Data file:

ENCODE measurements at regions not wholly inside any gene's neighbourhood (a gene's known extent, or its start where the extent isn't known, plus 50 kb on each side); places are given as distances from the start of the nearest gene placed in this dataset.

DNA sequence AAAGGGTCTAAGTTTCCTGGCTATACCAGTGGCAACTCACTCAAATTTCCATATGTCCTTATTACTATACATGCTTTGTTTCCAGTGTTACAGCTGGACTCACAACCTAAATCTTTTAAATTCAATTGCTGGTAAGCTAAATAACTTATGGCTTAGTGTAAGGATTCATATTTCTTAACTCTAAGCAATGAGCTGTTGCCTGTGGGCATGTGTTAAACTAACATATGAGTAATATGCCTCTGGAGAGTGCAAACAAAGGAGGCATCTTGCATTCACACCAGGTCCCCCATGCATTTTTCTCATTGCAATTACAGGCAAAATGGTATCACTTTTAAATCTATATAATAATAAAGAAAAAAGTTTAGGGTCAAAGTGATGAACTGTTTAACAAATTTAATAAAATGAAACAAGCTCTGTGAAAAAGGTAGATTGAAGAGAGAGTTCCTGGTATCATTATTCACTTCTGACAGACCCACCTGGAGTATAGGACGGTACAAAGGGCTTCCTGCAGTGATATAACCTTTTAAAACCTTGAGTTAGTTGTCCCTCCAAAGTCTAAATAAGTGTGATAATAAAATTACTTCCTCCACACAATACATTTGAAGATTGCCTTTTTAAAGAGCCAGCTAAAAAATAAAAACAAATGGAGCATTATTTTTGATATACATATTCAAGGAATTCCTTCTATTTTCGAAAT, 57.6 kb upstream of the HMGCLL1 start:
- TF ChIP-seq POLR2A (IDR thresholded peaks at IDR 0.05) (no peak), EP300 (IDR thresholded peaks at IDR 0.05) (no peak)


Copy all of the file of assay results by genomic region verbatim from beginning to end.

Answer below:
ENCODE measurements at regions not wholly inside any gene's neighbourhood (a gene's known extent, or its start where the extent isn't known, plus 50 kb on each side); places are given as distances from the start of the nearest gene placed in this dataset.

DNA sequence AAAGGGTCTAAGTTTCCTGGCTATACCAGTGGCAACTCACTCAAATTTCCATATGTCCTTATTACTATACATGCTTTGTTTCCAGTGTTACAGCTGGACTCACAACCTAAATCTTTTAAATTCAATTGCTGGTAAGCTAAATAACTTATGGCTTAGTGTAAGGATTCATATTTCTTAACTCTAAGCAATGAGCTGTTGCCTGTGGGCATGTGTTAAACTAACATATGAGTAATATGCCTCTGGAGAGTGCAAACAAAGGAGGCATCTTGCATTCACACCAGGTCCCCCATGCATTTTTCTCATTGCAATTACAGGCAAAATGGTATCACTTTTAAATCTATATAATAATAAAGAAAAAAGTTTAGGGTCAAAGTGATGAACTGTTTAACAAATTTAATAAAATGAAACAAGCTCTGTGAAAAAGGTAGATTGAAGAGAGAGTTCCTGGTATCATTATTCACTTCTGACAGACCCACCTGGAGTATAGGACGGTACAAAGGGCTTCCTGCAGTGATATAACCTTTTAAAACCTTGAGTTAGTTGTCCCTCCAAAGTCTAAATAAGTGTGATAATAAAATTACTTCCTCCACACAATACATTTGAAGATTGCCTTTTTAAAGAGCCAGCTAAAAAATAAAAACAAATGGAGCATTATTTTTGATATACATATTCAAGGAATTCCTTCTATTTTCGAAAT, 57.6 kb upstream of the HMGCLL1 start:
- TF ChIP-seq POLR2A (IDR thresholded peaks at IDR 0.05) (no peak), EP300 (IDR thresholded peaks at IDR 0.05) (no peak)